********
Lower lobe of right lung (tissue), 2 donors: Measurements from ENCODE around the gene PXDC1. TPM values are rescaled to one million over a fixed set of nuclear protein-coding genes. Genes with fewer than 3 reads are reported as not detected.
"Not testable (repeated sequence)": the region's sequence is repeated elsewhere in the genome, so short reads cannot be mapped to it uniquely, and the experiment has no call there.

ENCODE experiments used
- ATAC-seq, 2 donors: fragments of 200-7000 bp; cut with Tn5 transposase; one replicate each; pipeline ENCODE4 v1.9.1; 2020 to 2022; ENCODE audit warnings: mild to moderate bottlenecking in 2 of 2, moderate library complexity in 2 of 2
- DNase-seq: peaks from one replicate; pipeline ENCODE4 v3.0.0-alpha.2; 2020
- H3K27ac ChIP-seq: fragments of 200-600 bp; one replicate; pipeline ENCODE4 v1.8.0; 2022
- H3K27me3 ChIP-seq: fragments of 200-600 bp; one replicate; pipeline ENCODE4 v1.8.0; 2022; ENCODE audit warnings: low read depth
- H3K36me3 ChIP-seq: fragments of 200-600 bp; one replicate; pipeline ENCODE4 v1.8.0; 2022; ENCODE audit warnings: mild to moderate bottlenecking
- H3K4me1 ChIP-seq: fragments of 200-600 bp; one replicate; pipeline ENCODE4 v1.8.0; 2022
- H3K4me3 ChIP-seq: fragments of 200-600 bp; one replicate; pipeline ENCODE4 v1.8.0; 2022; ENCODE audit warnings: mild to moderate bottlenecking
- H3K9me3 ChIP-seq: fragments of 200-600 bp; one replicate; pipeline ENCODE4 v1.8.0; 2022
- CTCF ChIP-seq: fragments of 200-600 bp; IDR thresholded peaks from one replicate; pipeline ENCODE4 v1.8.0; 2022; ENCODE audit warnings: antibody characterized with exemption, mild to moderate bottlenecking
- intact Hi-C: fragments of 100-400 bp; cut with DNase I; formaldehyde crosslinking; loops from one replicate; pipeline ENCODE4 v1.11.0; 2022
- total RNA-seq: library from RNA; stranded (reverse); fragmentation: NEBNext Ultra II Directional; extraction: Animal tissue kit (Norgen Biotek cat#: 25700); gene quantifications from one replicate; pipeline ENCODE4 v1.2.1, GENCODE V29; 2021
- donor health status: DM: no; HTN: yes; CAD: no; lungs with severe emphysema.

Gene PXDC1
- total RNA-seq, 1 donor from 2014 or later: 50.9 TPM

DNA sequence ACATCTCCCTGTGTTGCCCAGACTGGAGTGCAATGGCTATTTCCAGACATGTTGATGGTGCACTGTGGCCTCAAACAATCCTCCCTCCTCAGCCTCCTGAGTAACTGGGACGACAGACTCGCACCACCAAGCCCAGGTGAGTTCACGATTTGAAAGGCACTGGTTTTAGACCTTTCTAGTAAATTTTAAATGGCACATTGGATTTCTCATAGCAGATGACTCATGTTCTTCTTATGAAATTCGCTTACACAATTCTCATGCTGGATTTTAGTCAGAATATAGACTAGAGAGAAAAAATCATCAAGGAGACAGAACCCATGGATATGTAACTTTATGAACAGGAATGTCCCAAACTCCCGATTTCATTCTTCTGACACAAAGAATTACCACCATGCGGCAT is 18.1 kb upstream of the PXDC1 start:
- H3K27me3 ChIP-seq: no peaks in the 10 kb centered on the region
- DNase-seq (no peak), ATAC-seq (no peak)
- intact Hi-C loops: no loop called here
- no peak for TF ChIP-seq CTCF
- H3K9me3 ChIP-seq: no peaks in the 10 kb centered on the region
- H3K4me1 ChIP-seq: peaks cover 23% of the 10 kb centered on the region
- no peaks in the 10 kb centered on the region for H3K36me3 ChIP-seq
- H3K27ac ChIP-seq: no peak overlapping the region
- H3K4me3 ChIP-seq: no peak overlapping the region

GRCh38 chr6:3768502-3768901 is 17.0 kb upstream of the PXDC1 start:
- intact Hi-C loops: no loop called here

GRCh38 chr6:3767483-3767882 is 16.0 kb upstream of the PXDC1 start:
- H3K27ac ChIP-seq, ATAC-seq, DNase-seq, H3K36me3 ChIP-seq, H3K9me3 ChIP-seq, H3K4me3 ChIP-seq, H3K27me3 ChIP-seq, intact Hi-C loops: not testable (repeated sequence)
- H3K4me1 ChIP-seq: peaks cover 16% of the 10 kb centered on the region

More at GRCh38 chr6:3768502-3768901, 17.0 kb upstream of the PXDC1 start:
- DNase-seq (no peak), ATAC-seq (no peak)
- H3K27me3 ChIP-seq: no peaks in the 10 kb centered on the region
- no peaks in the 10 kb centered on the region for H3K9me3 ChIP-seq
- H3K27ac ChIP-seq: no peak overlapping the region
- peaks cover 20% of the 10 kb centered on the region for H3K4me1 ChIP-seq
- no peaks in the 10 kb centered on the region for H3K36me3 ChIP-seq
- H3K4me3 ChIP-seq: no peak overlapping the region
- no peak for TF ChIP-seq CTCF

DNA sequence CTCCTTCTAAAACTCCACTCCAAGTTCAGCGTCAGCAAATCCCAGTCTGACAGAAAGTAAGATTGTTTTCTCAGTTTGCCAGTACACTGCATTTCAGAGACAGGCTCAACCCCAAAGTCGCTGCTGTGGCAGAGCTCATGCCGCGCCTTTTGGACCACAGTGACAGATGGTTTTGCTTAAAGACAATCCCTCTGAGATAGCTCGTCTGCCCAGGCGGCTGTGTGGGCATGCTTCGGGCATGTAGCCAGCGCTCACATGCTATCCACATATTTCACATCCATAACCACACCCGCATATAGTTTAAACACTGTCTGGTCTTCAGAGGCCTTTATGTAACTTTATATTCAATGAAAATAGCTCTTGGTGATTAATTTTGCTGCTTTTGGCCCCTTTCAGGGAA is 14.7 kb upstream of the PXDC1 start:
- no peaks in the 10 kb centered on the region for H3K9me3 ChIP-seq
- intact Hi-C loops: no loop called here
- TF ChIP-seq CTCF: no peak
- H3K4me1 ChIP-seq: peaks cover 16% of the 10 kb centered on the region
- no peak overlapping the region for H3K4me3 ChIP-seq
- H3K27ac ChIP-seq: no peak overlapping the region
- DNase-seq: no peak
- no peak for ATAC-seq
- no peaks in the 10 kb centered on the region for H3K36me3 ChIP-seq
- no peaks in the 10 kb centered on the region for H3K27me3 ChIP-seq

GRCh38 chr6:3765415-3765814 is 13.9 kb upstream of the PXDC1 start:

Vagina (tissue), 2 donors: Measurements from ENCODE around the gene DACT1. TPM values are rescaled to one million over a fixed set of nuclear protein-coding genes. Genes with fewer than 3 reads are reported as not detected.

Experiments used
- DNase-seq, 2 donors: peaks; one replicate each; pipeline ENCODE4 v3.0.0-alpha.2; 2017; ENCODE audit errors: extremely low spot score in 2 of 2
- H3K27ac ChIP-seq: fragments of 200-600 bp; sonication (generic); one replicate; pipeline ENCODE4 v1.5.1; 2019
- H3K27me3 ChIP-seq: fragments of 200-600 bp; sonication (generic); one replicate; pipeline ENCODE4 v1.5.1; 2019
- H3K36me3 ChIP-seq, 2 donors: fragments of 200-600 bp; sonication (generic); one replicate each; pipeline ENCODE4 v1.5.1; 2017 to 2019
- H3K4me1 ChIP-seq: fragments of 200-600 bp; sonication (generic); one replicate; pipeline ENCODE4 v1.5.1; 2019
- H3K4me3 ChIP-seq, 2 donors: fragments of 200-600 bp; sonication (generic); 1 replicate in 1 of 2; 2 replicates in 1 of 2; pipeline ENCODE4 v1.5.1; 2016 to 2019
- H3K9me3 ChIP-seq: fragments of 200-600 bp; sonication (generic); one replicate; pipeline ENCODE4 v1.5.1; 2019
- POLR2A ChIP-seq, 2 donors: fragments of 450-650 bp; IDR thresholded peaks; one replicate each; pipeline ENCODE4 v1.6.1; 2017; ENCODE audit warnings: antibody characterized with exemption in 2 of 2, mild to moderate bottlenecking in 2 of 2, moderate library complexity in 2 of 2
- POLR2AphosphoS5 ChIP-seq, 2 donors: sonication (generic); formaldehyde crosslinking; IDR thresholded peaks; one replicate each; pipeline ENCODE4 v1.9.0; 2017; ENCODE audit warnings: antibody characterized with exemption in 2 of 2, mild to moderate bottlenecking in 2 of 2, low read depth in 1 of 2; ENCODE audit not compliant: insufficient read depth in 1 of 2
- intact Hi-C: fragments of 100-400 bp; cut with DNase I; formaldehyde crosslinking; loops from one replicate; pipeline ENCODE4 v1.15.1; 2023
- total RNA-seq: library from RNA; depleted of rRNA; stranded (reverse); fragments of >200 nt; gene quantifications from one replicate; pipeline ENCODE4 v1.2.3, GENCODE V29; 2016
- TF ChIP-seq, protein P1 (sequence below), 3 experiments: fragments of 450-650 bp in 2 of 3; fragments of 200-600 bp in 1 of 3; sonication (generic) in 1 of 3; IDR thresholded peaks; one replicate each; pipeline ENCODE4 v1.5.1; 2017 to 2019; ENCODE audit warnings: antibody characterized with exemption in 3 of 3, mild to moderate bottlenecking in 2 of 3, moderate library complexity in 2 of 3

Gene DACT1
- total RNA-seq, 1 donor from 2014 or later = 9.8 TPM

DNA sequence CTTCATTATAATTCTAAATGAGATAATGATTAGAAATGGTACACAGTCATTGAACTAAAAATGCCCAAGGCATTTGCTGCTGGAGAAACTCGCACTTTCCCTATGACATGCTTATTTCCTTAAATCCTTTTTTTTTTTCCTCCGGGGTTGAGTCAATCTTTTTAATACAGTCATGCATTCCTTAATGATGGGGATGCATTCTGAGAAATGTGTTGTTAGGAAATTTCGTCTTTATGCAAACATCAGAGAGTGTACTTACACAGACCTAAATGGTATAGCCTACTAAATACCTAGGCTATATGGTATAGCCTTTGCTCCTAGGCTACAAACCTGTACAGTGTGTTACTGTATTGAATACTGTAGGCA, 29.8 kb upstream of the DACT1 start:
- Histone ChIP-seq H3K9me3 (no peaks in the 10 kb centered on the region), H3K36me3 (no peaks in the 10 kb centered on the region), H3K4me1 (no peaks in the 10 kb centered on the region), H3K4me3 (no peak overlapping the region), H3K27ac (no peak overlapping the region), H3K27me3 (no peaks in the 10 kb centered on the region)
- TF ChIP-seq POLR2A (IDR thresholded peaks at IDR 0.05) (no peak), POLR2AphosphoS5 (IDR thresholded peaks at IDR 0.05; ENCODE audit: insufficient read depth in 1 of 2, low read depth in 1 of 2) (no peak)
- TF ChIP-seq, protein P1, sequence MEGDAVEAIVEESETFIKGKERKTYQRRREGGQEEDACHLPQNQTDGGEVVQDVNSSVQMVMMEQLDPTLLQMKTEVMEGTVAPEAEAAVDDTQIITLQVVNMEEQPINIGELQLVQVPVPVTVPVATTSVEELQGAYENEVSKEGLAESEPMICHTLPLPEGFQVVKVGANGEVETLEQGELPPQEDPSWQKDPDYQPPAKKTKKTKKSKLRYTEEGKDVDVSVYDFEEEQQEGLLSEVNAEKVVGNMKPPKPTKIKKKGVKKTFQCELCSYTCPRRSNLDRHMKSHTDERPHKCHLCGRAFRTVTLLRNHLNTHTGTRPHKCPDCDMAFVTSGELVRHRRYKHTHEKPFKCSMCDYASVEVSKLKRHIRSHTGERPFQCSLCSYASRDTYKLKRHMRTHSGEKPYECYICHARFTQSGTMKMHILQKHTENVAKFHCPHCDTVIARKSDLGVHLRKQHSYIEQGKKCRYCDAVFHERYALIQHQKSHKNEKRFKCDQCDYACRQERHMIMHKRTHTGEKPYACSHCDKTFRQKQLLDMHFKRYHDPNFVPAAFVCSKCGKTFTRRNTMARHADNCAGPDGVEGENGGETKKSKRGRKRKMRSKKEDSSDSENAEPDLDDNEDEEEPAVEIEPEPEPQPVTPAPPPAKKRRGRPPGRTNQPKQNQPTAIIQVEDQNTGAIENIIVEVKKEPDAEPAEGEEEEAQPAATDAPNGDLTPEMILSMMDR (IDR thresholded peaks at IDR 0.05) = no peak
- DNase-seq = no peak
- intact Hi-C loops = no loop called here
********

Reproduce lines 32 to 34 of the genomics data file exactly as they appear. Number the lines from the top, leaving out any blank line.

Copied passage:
- H3K4me1 ChIP-seq: peaks cover 16% of the 10 kb centered on the region

More at GRCh38 chr6:3768502-3768901, 17.0 kb upstream of the PXDC1 start:
- DNase-seq (no peak), ATAC-seq (no peak)